“For this project it is was extremely important to have good toughness of the weld joints,” said Mr Grace. “And the Lincoln Electric G70M had good strength matching with Charpy Impact Testing delivering toughness averages of
100 joules at -10 degrees. Such good toughness assisted with stress analysis and improved allowable discontinuity size.”
“The G70M is a beautiful wire to run- it washes in nicely – solidifies nicely – no undercut,” said Mr Barrington. “I had not done much with wire before, but I am definitely a convert now. The flux-cored wire also carried quite a bit more metal making fill-out quicker.”
“The repair rate on this project has been good given the extremely stringent defect acceptance criteria and the challenges,” said Mr Grace. “The defect rate has been low – lower than anticipated especially when you consider the time of flight diffraction (TOFD) ultrasonic testing that was used.
“Unlike typical pipe welding projects where welds are inspected by radiography, because of the stringent fatigue/stress analysis for this project, TOFD ultrasonic testing was used as the inspection methods. This has a much higher defect detectability rate than radiography,” he said.
Phenomenal efficiency in welding station set up and placement by Jemena’s contractor, Diona, in readiness for the welding operators, has been key to the productivity. The solidly constructed weld hut, rather than tent like structures, features the Lincoln Electric wire feeders, guns and other equipment permanently mounted on the wall. Once the sections of pipe were laid with precision, the hut is placed over each weld section, the truck with generator and STT/power waves moved into position and connected – all done within a 20 minute time frame.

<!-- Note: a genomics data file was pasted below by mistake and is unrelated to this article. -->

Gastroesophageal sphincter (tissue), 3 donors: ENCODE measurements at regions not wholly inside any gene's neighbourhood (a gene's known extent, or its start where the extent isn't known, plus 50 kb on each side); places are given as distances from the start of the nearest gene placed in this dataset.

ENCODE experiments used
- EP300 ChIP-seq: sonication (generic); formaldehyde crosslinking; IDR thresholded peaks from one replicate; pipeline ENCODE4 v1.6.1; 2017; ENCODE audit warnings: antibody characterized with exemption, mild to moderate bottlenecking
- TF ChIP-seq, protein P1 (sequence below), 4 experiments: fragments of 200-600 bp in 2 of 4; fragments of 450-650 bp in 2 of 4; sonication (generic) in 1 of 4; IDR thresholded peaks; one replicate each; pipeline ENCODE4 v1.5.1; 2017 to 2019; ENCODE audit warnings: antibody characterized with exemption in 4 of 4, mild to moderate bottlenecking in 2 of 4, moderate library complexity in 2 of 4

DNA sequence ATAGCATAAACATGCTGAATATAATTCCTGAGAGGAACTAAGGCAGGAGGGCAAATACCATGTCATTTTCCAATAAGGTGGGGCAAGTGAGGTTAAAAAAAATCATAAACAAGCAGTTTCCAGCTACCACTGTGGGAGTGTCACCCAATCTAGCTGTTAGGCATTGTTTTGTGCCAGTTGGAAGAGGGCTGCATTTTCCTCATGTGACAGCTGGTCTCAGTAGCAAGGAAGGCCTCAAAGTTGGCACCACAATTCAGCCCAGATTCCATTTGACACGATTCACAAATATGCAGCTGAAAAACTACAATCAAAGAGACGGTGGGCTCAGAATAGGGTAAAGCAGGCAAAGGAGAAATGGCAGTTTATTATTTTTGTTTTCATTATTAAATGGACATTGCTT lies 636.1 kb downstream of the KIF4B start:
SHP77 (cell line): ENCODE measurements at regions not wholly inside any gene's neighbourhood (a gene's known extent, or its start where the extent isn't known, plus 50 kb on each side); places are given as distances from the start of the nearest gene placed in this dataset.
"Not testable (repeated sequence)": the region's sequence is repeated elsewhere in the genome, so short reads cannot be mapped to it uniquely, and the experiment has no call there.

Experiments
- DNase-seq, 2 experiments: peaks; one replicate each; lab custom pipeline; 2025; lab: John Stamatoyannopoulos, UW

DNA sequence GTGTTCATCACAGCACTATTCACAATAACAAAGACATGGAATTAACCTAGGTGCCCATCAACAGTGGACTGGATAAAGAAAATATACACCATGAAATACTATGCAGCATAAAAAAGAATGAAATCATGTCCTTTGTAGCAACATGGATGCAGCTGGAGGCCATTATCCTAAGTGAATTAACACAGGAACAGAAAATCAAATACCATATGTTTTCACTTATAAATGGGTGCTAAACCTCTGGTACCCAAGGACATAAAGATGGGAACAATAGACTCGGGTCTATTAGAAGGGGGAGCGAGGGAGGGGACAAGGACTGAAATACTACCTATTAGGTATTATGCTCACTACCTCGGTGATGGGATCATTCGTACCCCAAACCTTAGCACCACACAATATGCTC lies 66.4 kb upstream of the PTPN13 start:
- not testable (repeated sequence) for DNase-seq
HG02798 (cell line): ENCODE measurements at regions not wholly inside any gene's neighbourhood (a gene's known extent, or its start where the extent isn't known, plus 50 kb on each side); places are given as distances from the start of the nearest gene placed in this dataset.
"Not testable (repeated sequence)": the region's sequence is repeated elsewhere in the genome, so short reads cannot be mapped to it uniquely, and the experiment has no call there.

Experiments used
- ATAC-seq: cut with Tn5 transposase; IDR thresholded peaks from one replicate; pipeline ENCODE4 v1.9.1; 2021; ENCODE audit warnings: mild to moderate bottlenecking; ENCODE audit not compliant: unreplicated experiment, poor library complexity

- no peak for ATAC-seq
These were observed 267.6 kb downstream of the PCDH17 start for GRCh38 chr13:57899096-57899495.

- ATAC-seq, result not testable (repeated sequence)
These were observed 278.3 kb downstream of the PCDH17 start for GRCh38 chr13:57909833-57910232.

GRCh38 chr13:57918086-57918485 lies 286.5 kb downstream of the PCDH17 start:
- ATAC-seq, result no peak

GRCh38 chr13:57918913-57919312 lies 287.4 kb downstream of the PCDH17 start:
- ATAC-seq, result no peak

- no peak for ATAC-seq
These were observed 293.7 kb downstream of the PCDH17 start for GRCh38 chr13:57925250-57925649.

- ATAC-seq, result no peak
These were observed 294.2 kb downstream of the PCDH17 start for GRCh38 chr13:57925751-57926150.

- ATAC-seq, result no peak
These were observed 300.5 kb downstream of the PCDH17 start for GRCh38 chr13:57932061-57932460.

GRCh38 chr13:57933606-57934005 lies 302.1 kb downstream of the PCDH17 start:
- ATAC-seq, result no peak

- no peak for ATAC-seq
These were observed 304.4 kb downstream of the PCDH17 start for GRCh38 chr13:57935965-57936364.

“The efficiency is extremely high and the project was delivered quicker than expected,” said Mr Daly. “I don’t think there is any way we could improve on how this project has proceeded. A lot of money was invested early on researching welding methods and I am certain that we picked the most efficient method available.”
Mr Grace said “We also had the issue that all this was very new to all of us”” welding operators, inspectors, contractors. At the start it was a steep learning curve for all involved.
“There was not a lot of experience in STT for field pipeline construction in this country and we did find that the majority of welding done with STT is roly poly welding where the pipe spins – this field work was totally different where you could not rotate the pipe. The biggest challenge for us was welding in 12 and
6 o’clock position.”
Lincoln Electric provided technical support and some initial training at their Padstow manufacturing site.
“There were a couple of tricks to learn, such as the 12 and 6 o’clock positions,” said Mr Barrington. “But once you get used to this process it is user-friendly. Now I would pick the STT/flux-cored process any day of the week. It is going to be the way of the future for large diameter, heavy wall pipe.”
Mr Barrington also said that the Lincoln Electric STT Power Wave machines performed well in the field.
“This project has been unique,” said Mr Grace. “While the diameter of the pipe is reasonably common in Europe and North America, the fatigue factor is not. To our knowledge, it has not been done before and it is an important step in developing greener power generation.”